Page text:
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Cluster Shared Volumes

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Title: Cluster Shared Volumes  
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Subject: Hyper-V, Windows Server, Clustered file system, Windows Server 2008 R2, Computer cluster
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Cluster Shared Volumes

Cluster Shared Volumes (CSV) is a feature of Failover Clustering first introduced in Windows Server 2008 R2 for use with the Hyper-V role. A Cluster Shared Volume is a shared disk containing an NTFS or ReFS (Windows Server 2012 R2 only) volume that is made accessible for read and write operations by all nodes within a Windows Server Failover Cluster.

Contents

  • Benefits 1
  • Requirements 2
  • Technical Details 3
  • References 4
  • External links 5

Benefits

This enables a virtual machine (VM) complete mobility throughout the cluster as any node can access the VHD files on the shared volume. Cluster Shared Volumes simplifies storage management by allowing large numbers of VMs to be accessed off a common shared disk. CSV also increases the resiliency of the cluster by having I/O fault detection and recovery over alternate communication paths between the nodes in the cluster.

While CSV is not required for Live Migration of VMs, it reduces the potential disconnection period at the end of the migration since the NTFS file system does not have to be unmounted/mounted as is the case with a traditional cluster disk. This helps ensure seamless live migration since the physical disk resource does not need to be moved between nodes. CSV increases the chance that a live migration will complete within the TCP reconnect window and ensure a seamless operation to clients.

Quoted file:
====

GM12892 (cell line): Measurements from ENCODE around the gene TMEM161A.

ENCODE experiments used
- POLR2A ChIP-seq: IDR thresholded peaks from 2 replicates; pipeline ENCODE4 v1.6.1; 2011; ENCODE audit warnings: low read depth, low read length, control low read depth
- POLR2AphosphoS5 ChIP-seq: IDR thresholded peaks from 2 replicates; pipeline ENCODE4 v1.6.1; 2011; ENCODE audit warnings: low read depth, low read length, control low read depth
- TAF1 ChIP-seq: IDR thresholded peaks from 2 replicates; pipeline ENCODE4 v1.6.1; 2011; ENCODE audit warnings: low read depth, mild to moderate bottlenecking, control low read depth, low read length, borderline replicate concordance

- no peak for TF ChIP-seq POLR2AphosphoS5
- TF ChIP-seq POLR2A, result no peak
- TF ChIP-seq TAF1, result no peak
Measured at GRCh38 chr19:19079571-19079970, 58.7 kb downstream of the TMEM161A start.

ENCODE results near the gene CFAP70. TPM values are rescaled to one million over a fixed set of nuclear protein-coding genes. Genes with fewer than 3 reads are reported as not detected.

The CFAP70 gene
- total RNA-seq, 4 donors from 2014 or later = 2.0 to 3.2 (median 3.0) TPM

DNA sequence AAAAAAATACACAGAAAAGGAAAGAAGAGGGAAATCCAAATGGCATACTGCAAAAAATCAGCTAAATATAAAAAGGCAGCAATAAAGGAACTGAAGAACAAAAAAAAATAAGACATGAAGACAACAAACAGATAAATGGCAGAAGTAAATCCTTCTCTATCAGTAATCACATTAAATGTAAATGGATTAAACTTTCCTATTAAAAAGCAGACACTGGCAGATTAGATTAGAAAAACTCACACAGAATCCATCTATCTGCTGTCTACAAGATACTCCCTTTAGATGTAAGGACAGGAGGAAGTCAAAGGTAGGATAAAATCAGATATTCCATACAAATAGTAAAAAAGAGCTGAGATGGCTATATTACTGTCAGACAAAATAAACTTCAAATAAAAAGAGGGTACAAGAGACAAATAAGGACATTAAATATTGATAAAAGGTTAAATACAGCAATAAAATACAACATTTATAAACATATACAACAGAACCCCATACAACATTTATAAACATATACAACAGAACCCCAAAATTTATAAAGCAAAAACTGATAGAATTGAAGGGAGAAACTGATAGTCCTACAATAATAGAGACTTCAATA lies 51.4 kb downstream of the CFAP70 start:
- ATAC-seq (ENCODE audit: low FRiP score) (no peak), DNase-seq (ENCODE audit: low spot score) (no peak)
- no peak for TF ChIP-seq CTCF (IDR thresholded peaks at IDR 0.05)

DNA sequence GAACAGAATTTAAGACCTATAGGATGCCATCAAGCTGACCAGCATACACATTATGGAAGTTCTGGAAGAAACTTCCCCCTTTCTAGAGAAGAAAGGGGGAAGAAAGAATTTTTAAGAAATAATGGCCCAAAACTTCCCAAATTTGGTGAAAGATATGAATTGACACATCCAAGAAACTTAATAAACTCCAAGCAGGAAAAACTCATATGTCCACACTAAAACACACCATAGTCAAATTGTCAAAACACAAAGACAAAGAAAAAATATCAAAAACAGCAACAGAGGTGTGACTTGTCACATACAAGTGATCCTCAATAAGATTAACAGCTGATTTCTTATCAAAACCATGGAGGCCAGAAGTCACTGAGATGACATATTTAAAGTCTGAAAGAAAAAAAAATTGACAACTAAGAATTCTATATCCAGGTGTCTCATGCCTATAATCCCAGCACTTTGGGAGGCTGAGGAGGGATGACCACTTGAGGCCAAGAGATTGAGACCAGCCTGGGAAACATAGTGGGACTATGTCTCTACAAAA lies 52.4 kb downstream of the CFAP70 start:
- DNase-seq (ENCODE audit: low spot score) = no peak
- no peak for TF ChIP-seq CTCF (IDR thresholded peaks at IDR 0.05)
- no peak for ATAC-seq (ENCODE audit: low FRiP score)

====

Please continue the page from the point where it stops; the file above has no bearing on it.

Requirements

To use CSV, a Hyper-V VM is configured and the associated virtual hard disk(s) are created on or copied to a CSV disk. Multiple VHDs can be placed on a CSV that in turn are associated with multiple VMs which can be running on different nodes in the cluster.

Technical Details

Cluster Shared Volumes operates by orchestrating metadata I/O operations between the nodes in the cluster via the Server Message Block protocol.[1] The node with ownership of the LUN orchestrating metadata updates to the NTFS volume is referred to as the Coordinator Node.[2] Read / Write operations are passed directly to the Serial attached SCSI, iSCSI, Fibre Channel, or Fibre Channel over Ethernet shared storage via block based protocols.

CSV builds a common global namespace across the cluster using NTFS reparse point. Volumes are accessible under the %SystemDrive%\ClusterStorage root directory from any node in the cluster.

The Cluster will automatically prioritize the most favorable network to route I/O operations by selecting the cluster shared network with the lowest cluster network metric value, this can also be manually configured. Public networks (i.e. networks that connect to users) are assigned higher cluster network metric values by default; this favors I/O operations from using the public network which may already be saturated with user requests.

CSV can be enabled in the Failover Cluster Manager MMC snap-in by selecting 'Enable Shared Volumes' from the information pane after creating a cluster. Additionally, CSV can be enabled using PowerShell:

Import-Module FailoverClusters
Get-Cluster [-Name ]| %($_.EnableSharedVolumes="Enabled")

References

  1. ^ windowsITPro, John Savill, Introduction to Cluster Shared Volumes
  2. ^ http://support.microsoft.com/kb/2008795

External links

  • Step-by-Step (Microsoft Clustering & HA Team): http://blogs.msdn.com/clustering/archive/2009/02/19/9433146.aspx
  • Step-by-Step (in English): http://www.servercare.nl/Lists/Posts/Post.aspx?ID=89
  • Explained: How CSV works (in German): http://www.server-talk.eu/2009/09/15/einblicke-in-cluster-shared-volume-csv/
  • EMC Symmetrix with Hyper-V (in English): http://www.emc.com/collateral/hardware/white-papers/h6643-symmetrix-microsoft-hyper-v-wp.pdf
  • NetApp Storage Best Practices(in English): http://www.netapp.com/us/library/technical-reports/tr-3702.html
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